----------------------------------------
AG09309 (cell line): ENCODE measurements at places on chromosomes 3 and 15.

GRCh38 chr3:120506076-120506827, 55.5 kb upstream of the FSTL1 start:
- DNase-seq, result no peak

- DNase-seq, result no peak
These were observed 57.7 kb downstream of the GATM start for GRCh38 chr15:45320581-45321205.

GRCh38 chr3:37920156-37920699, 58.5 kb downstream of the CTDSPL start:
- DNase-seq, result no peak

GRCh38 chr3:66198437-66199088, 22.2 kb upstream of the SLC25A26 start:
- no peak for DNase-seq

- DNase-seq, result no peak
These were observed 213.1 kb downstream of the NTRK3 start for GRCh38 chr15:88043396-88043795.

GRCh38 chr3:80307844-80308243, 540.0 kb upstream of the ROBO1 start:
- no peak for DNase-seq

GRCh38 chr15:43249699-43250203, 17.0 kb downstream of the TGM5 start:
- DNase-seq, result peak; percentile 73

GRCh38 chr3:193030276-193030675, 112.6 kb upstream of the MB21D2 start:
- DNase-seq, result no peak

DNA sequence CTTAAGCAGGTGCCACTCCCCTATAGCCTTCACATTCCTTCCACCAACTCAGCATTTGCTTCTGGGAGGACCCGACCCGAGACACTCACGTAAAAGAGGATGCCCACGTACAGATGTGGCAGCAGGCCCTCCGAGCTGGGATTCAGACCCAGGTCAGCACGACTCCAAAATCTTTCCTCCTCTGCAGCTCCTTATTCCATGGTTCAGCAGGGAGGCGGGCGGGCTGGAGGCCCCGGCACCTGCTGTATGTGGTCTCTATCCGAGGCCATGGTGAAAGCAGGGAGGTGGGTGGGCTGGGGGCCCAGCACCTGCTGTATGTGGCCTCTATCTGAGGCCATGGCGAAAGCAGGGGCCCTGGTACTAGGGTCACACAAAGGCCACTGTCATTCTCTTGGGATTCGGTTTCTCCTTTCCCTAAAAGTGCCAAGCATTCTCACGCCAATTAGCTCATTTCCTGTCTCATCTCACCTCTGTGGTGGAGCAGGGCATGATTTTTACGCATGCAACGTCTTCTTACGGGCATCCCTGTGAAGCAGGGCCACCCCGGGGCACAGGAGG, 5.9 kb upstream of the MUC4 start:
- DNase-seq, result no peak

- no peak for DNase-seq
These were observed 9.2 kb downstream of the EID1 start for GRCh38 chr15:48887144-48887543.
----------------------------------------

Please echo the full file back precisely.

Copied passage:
AG09309 (cell line): ENCODE measurements at places on chromosomes 3 and 15.

GRCh38 chr3:120506076-120506827, 55.5 kb upstream of the FSTL1 start:
- DNase-seq, result no peak

- DNase-seq, result no peak
These were observed 57.7 kb downstream of the GATM start for GRCh38 chr15:45320581-45321205.

GRCh38 chr3:37920156-37920699, 58.5 kb downstream of the CTDSPL start:
- DNase-seq, result no peak

GRCh38 chr3:66198437-66199088, 22.2 kb upstream of the SLC25A26 start:
- no peak for DNase-seq

- DNase-seq, result no peak
These were observed 213.1 kb downstream of the NTRK3 start for GRCh38 chr15:88043396-88043795.

GRCh38 chr3:80307844-80308243, 540.0 kb upstream of the ROBO1 start:
- no peak for DNase-seq

GRCh38 chr15:43249699-43250203, 17.0 kb downstream of the TGM5 start:
- DNase-seq, result peak; percentile 73

GRCh38 chr3:193030276-193030675, 112.6 kb upstream of the MB21D2 start:
- DNase-seq, result no peak

DNA sequence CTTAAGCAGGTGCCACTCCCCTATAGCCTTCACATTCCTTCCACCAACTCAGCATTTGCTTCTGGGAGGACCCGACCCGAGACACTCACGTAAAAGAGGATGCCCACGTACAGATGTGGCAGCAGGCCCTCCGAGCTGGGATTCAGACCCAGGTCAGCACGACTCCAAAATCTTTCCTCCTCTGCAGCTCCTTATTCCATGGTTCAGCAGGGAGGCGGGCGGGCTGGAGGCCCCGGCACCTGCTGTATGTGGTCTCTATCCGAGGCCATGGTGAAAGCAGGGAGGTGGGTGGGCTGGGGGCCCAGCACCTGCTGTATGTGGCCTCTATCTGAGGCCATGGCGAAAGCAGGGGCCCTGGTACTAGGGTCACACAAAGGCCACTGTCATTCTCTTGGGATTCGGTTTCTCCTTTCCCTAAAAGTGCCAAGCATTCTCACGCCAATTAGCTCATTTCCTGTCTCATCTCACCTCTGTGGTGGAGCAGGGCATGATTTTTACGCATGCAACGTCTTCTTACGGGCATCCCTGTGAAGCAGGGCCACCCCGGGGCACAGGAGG, 5.9 kb upstream of the MUC4 start:
- DNase-seq, result no peak

- no peak for DNase-seq
These were observed 9.2 kb downstream of the EID1 start for GRCh38 chr15:48887144-48887543.